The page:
At the same time I'm sort of fascinated just a bit more with the kind of zeitgeist that was capable of producing an artist like Moore in the first place. It helps to understand that Moore was just one of several names to appear in a brief moment of artistic activity that may have started somewhere around the mid to late 70s, and gained it's peak notoriety during the 80s before disappearing into separate elements by the mid 90s. This activity consists of at least two discernible shared traits. The first was that most of it was centered in Britain, though I guess a few Americans were able to make some contributions here and there. The second was that it revolved around a kind of minor vogue in both the graphic, literary, and performing arts.
It's difficult to talk about this moment of history. Modern pop-culture is familiar with the names of the individuals associated with this creative explosion, such as Moore, Neil Gaiman, Douglas Adams, Terry Gilliam, etc. However I still haven't seen any attempts to look at these artists as a kind of semi-group which formed as parts of a bigger creative enterprise. This is explainable in that it was all fairly recent, and most of it's participants are still alive as of this writing. It could be that not enough time has passed for anyone to take proper stock of this historical moment. Still, the creative time span was there, however brief, and sooner or later some efforts should be made at trying to trace out the larger patterns of the artistic undercurrents that gave us V for Vendetta, The Sandman, and lesser known productions, such as Peter Straub's Shadowland, or Kim Newman's Diogenes Club.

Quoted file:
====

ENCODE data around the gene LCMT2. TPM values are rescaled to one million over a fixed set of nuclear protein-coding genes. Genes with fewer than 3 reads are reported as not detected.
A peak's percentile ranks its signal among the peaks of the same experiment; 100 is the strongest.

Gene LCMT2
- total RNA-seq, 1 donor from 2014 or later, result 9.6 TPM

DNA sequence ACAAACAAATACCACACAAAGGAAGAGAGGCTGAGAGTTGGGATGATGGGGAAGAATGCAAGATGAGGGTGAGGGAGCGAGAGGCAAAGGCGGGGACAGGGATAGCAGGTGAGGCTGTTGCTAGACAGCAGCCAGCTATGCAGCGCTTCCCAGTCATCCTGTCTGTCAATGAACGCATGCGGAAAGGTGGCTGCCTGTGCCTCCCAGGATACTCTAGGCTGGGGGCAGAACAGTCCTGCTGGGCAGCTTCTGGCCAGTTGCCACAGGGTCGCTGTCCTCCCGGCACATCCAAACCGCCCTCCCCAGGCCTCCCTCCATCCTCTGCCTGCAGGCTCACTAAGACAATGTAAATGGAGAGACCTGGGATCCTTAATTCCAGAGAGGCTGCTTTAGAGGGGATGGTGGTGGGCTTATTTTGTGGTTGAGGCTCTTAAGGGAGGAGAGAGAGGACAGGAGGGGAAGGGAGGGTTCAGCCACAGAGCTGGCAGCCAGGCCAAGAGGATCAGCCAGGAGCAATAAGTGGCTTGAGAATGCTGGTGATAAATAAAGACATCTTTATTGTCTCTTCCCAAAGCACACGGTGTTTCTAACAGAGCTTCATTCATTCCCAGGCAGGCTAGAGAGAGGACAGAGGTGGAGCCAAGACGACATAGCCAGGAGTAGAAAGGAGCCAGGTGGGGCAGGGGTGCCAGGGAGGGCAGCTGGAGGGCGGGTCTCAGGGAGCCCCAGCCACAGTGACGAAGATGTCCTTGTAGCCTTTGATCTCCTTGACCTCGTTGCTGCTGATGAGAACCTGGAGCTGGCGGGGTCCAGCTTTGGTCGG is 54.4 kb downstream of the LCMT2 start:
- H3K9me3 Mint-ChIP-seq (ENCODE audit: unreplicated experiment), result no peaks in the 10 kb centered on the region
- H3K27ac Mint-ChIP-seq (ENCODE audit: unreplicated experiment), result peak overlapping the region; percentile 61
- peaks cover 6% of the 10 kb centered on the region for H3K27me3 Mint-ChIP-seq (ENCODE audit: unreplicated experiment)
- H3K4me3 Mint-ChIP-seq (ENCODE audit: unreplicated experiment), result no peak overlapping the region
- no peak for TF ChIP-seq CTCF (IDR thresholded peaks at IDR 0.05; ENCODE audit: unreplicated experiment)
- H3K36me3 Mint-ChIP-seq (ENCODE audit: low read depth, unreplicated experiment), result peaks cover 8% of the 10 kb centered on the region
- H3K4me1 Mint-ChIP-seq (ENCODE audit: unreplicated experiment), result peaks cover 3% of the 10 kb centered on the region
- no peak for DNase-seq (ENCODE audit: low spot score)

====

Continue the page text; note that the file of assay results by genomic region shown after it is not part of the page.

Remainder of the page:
I'm not sure this group deserves to be called a movement or anything like that. On the whole, they all seem too individualistic to be considered anything like a unified front. However, lack of unity doesn't perhaps rule out a certain degree of shared or thematic overlap. If it's at all possible, what I'd like to do here is see how far I can trace out any hint of these underlying patterns and themes by examining individual novels or comics from this brief period of time, along with exploring the lives of their respective authors, and seeing whether or not they help to form a greater thematic whole.